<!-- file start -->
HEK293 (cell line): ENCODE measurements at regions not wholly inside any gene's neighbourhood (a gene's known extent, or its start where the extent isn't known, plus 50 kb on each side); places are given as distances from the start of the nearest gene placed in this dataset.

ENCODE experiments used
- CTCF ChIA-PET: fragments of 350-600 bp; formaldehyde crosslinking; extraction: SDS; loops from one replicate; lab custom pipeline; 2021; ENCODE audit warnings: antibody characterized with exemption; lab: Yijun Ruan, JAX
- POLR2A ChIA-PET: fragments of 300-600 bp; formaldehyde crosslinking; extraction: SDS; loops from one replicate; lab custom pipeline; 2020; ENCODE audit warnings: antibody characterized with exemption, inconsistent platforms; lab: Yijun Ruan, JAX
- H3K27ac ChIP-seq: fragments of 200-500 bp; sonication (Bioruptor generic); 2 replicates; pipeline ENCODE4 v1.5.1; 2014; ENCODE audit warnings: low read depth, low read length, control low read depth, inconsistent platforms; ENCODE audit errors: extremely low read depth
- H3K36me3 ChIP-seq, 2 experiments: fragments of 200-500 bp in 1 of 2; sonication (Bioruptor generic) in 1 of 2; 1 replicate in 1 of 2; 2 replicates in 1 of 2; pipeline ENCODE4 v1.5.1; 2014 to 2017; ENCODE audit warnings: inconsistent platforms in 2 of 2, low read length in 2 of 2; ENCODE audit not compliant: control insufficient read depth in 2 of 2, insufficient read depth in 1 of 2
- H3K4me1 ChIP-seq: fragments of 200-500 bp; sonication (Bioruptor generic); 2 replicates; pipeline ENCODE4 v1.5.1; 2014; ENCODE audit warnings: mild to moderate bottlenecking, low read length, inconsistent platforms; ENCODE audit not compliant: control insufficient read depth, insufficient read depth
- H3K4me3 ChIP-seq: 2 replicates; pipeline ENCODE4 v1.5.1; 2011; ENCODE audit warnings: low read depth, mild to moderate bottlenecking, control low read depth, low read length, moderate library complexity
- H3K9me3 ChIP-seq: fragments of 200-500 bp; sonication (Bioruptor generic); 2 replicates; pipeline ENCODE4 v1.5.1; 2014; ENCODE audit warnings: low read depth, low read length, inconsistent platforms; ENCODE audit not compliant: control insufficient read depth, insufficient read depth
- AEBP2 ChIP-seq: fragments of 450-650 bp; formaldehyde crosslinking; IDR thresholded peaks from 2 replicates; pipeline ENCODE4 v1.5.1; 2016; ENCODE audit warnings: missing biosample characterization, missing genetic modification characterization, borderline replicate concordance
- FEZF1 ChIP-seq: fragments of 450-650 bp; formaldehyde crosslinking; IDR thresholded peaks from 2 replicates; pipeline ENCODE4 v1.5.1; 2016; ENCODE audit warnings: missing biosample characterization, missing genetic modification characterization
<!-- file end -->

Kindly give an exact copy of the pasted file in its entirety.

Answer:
HEK293 (cell line): ENCODE measurements at regions not wholly inside any gene's neighbourhood (a gene's known extent, or its start where the extent isn't known, plus 50 kb on each side); places are given as distances from the start of the nearest gene placed in this dataset.

ENCODE experiments used
- CTCF ChIA-PET: fragments of 350-600 bp; formaldehyde crosslinking; extraction: SDS; loops from one replicate; lab custom pipeline; 2021; ENCODE audit warnings: antibody characterized with exemption; lab: Yijun Ruan, JAX
- POLR2A ChIA-PET: fragments of 300-600 bp; formaldehyde crosslinking; extraction: SDS; loops from one replicate; lab custom pipeline; 2020; ENCODE audit warnings: antibody characterized with exemption, inconsistent platforms; lab: Yijun Ruan, JAX
- H3K27ac ChIP-seq: fragments of 200-500 bp; sonication (Bioruptor generic); 2 replicates; pipeline ENCODE4 v1.5.1; 2014; ENCODE audit warnings: low read depth, low read length, control low read depth, inconsistent platforms; ENCODE audit errors: extremely low read depth
- H3K36me3 ChIP-seq, 2 experiments: fragments of 200-500 bp in 1 of 2; sonication (Bioruptor generic) in 1 of 2; 1 replicate in 1 of 2; 2 replicates in 1 of 2; pipeline ENCODE4 v1.5.1; 2014 to 2017; ENCODE audit warnings: inconsistent platforms in 2 of 2, low read length in 2 of 2; ENCODE audit not compliant: control insufficient read depth in 2 of 2, insufficient read depth in 1 of 2
- H3K4me1 ChIP-seq: fragments of 200-500 bp; sonication (Bioruptor generic); 2 replicates; pipeline ENCODE4 v1.5.1; 2014; ENCODE audit warnings: mild to moderate bottlenecking, low read length, inconsistent platforms; ENCODE audit not compliant: control insufficient read depth, insufficient read depth
- H3K4me3 ChIP-seq: 2 replicates; pipeline ENCODE4 v1.5.1; 2011; ENCODE audit warnings: low read depth, mild to moderate bottlenecking, control low read depth, low read length, moderate library complexity
- H3K9me3 ChIP-seq: fragments of 200-500 bp; sonication (Bioruptor generic); 2 replicates; pipeline ENCODE4 v1.5.1; 2014; ENCODE audit warnings: low read depth, low read length, inconsistent platforms; ENCODE audit not compliant: control insufficient read depth, insufficient read depth
- AEBP2 ChIP-seq: fragments of 450-650 bp; formaldehyde crosslinking; IDR thresholded peaks from 2 replicates; pipeline ENCODE4 v1.5.1; 2016; ENCODE audit warnings: missing biosample characterization, missing genetic modification characterization, borderline replicate concordance
- FEZF1 ChIP-seq: fragments of 450-650 bp; formaldehyde crosslinking; IDR thresholded peaks from 2 replicates; pipeline ENCODE4 v1.5.1; 2016; ENCODE audit warnings: missing biosample characterization, missing genetic modification characterization